“This will be a relief for all of us, to move on with our lives,” said Hardwick. “We’ve dealt with the effects of the attack for 42 years.”

Alleged crimes

DeAngelo faces 13 rape-related charges and 13 murder counts. The charges linked to rapes were filed as kidnappings to commit robberies because the statute of limitations for sexual assaults has expired. Here are the charges that have been consolidated into one proceeding in Sacramento:

  • Contra Costa County: Four counts of kidnapping to commit robbery using a gun and knife between Oct. 7, 1978, and June 11, 1979, with the victims identified as Jane Does numbers 10-13.
  • Orange County: Four counts of murder in the Aug. 21, 1980, slaying of Keith Harrington, 24, and rape and slaying of Patrice Harrington, 27, of Dana Point; the Feb. 6, 1981, rape and slaying of Manuela Witthuhn, 28, of Irvine; and the May 5, 1986, rape and slaying of Janelle Cruz, 18, of Irvine.
  • Sacramento County: Two counts of murder in the Feb. 2, 1978, shootings of Kate Maggoire, 20, and Brian Maggoire, 21, as they walked their dog in their Rancho Cordova neighborhood. Plus nine counts of kidnapping to commit robbery using a gun and knife between Sept. 4, 1976, and Oct. 21, 1977, with the victims identified as Jane Does numbers 1-9.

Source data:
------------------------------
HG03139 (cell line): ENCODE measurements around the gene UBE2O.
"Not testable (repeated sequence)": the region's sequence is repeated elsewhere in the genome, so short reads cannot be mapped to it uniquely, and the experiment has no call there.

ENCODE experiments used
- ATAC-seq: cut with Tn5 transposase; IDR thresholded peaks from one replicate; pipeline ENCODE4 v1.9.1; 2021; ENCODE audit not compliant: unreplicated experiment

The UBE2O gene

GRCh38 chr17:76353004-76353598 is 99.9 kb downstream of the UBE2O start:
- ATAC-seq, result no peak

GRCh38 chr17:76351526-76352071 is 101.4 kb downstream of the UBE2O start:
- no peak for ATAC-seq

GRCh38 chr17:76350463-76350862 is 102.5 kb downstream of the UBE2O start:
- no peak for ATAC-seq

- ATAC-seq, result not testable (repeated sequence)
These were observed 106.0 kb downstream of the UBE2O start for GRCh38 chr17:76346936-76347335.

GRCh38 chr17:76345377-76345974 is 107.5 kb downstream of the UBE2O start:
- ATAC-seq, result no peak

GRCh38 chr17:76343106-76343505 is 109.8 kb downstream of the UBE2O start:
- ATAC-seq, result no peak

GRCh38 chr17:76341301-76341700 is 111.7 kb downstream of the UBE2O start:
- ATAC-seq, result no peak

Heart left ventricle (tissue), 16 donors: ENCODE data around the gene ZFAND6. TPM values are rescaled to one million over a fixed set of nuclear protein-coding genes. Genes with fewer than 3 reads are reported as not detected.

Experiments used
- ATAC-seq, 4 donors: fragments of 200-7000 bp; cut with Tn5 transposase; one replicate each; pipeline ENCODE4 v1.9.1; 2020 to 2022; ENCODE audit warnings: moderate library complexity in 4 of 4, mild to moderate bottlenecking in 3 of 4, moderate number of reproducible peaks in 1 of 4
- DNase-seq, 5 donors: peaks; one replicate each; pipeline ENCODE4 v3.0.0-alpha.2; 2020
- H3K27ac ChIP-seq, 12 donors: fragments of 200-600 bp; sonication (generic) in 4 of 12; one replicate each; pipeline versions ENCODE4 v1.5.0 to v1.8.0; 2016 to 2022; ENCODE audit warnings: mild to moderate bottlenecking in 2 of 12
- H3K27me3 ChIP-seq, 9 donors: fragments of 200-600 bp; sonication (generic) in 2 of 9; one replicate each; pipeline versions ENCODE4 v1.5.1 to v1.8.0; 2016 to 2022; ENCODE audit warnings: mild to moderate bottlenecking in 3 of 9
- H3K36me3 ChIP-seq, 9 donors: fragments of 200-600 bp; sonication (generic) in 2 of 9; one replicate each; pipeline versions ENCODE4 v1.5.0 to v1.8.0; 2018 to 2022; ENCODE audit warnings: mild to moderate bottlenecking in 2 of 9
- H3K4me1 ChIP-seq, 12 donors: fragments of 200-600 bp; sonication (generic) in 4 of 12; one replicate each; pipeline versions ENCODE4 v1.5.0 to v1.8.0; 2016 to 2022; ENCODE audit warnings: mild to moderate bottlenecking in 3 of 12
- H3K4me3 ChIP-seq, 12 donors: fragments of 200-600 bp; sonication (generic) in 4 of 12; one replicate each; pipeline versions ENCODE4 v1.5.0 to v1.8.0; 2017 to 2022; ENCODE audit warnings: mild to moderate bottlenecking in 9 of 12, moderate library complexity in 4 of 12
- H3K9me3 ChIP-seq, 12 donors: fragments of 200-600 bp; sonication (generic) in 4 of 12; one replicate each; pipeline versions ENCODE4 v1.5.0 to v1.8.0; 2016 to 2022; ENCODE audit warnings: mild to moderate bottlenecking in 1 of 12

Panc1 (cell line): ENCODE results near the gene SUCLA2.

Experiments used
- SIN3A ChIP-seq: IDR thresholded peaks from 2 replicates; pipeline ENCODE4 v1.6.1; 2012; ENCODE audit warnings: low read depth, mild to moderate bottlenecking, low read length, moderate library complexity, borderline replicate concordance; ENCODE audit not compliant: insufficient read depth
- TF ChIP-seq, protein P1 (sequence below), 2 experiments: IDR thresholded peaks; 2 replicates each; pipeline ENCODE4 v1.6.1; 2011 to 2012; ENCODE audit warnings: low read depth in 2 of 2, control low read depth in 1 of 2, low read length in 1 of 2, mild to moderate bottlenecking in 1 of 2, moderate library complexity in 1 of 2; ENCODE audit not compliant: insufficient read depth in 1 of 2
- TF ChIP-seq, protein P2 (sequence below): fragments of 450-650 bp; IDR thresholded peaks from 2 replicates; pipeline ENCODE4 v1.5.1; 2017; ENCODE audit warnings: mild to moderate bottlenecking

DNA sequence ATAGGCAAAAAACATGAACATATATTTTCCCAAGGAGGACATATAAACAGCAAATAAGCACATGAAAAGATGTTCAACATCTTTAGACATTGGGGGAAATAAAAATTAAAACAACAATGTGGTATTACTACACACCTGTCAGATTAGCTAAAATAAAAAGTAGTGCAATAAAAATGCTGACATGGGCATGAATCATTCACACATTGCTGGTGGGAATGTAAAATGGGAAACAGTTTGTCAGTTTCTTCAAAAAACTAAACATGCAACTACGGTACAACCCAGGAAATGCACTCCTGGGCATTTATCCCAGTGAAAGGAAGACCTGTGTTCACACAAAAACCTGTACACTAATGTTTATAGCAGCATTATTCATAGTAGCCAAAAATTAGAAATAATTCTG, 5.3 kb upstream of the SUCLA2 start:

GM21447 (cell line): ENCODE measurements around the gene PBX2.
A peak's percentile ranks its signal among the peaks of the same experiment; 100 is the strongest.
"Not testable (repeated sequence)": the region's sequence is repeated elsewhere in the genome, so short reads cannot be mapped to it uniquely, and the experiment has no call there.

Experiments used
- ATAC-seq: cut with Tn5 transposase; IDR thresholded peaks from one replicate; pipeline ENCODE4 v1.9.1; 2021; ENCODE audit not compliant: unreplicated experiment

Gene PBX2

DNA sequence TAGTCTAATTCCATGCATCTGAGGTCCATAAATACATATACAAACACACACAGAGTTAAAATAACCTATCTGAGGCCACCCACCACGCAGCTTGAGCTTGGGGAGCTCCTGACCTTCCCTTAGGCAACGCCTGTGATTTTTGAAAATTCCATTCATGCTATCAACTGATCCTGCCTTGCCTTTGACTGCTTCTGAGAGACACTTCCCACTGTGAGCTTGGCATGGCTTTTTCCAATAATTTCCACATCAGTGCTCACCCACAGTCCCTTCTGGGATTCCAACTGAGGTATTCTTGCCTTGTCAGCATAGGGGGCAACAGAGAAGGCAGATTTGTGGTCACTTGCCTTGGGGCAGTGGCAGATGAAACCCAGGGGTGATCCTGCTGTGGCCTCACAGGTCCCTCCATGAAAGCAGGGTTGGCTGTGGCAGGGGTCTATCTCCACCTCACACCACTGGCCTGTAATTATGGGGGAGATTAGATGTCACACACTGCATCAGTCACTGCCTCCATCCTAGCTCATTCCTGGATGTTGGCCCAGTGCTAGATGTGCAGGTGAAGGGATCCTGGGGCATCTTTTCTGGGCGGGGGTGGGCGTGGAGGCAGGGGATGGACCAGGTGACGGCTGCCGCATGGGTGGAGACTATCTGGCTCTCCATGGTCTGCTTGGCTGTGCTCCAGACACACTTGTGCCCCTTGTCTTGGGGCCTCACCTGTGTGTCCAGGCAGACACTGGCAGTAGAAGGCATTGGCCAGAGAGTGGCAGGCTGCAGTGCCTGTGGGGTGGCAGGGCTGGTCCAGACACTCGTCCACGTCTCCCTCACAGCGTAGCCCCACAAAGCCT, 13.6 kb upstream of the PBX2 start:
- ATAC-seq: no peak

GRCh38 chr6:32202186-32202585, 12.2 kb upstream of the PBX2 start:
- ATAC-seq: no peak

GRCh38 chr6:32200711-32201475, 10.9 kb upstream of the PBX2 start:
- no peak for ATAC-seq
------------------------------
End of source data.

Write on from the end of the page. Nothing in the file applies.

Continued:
• Santa Barbara County: Four counts of murder in the Dec. 30, 1979, rape and slaying of Debra Manning, 35, and slaying of Robert Offerman, 44, of Goleta, and in the July 27, 1981, slaying of Gregory Sanchez, 27, and Cheri Domingo, 35, of Goleta.
  • Tulare County: One count of murder in the Sept. 11, 1975, slaying of Claude Snelling, 45, during an attempted kidnapping of the victim’s daughter from their home.
  • Ventura County: Two counts of murder in the rape and slaying of Charlene Smith, 33, and slaying of Lyman Smith, 43, of Ventura between March 13 and March 16, 1980. 

Leave a Reply